From the Richmond Times-Dispatch:
Rabia Kamara recalls drinking a sweet, sugary Colombian beverage as a 5-year-old in Silver Spring, Md. It wasn’t until she was at an international market over 25 years later that she came across the beverage again and fell in love with it anew.
Kamara wants to create similar memories for customers at her ice cream shop, Ruby Scoops Ice Cream and Sweets, which is in the works on Richmond’s Brookland Park Boulevard in North Side. There, Kamara plans to add a unique spin on ice cream flavors, with twists such as Peaches N’ Herb, Sweet Corn Basil and Lemon Honey Chamomile.
“We’re trying to create memories, and we’re trying to create moments in your life that you will always remember that kind of stem from what we make,” Kamara said.
Want to kick in to the Ruby Scoops Kickstarter? You can do that here.
Foodē is a new food delivery service hoping to shake up the game in Richmond
While other services charge 30 percent on delivery orders, Foodē only charges 10 percent. As a bonus, ordering take out has zero additional fees.
A Richmond entrepreneur is aiming to create a new food delivery service without the hefty fees at a time when every penny counts and many restaurants are struggling. Foodē, a new app launching next month, is a user-friendly service that delivers great food without crazy fees.
The pandemic has been especially challenging for restaurant owners. While delivery services may be necessary to keep doors open, the fees associated may be causing restaurants to lose money. Foodē aims to solve that problem by offering food delivery services that won’t destroy profits for small mom and pop restaurants. While other services charge 30 percent on delivery orders, Foodē only charges 10 percent. As a bonus, ordering take out has zero additional fees.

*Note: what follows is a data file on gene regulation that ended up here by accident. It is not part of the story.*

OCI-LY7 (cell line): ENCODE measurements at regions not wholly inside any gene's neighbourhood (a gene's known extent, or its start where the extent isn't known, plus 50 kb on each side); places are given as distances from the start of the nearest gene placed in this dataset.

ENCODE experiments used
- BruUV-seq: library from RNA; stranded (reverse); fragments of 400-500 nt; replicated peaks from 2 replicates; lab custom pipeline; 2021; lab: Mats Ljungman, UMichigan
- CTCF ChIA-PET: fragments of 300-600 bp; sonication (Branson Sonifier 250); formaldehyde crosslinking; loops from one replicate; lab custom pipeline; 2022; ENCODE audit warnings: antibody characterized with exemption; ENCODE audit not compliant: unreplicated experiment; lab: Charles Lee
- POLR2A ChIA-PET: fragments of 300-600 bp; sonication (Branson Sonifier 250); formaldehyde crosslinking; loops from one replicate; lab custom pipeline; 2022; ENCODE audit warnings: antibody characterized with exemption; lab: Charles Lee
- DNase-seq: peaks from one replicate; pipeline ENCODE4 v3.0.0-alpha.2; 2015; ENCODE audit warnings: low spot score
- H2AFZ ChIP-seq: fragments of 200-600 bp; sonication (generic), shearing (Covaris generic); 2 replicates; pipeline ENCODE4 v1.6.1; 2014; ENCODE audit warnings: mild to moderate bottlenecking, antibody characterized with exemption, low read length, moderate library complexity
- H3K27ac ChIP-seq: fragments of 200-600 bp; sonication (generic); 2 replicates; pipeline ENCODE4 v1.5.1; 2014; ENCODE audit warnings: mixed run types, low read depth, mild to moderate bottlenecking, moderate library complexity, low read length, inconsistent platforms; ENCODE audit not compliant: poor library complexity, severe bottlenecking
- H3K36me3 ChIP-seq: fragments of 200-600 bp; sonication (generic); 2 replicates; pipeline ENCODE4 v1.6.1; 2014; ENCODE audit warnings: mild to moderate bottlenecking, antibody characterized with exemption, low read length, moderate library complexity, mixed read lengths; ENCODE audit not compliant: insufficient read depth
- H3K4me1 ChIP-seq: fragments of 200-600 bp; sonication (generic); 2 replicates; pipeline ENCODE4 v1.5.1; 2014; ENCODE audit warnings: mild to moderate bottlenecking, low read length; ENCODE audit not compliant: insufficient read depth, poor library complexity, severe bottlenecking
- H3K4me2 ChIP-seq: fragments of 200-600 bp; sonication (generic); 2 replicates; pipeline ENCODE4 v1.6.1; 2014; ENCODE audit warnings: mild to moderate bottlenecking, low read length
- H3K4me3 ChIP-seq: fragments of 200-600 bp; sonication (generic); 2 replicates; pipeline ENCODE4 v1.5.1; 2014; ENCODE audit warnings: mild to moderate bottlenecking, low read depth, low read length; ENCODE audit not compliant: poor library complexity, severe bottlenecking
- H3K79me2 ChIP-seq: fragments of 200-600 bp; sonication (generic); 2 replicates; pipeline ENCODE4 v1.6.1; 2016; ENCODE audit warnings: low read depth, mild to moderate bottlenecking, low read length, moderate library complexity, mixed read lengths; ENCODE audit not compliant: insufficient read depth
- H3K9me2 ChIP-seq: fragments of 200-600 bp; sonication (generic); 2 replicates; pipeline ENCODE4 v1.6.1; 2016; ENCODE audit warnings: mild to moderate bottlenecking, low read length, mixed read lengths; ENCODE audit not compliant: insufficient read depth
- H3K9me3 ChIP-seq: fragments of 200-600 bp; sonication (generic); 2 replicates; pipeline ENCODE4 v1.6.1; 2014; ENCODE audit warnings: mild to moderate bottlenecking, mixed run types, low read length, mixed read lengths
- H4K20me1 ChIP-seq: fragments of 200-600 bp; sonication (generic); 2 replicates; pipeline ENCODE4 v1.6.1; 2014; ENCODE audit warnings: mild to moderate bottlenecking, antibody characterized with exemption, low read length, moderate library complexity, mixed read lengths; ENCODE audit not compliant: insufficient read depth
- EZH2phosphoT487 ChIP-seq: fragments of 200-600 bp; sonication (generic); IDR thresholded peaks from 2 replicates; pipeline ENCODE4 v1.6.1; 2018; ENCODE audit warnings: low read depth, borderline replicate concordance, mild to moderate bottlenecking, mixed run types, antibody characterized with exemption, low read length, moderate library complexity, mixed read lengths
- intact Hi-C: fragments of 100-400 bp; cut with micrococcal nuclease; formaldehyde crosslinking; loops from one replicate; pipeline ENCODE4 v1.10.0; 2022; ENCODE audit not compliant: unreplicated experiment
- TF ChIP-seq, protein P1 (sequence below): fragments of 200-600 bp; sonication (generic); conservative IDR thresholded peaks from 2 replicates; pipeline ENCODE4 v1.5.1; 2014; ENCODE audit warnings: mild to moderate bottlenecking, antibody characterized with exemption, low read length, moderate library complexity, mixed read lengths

Restaurants can test the service for 60 days free of charge. The hardware necessary to use the app is free and Foodē is offering to enter the full menu for the first restaurants that sign up. From there, restaurants can manage inventory, add discounts, and make changes to the menu and hours.
Much like other delivery services in the market, consumers can download an app or use a web browser to view restaurants and place an order. However, the difference lies in the savings. Whether one chooses takeout or delivery, they will pay exactly what the merchant charges, never more. Contactless dine-in and curbside pickup is included as features for no additional fee.
With family in the restaurant industry as both owners and employees, Foodē founders Phu and Anna Nguyen know from experience how challenging fees can be for restaurants first hand. They wanted to create a service that would help, not hinder, a restaurant’s growth.
With no investors to answer to, they don’t have to worry about the pressure to increase profits.
“The goal is to create a platform that is more socially responsible. It’s not about making money as the end goal,” said Phu.
The service is expected to launch next month. Restaurants and grocery stores interested in registering should contact [email protected].
For more information on how to join as a business or consumer, visit go-foode.com.
Lamplighter co-owner cooking up new Chipotle-style breakfast concept in West End
Zach Archibald, co-owner of Lamplighter Coffee Roasters, is betting on a new Chipotle-style breakfast concept near Freeman High School.
From Richmond BizSense:
Zach Archibald is betting there’s a place in the West End for his style of breakfast.
The co-founder and co-owner of Lamplighter Coffee Roasters will launch Surrounding Counties Specialty Coffee Explorers Club, a quick-serve breakfast concept on Nov. 1 at 8801-A Three Chopt Road.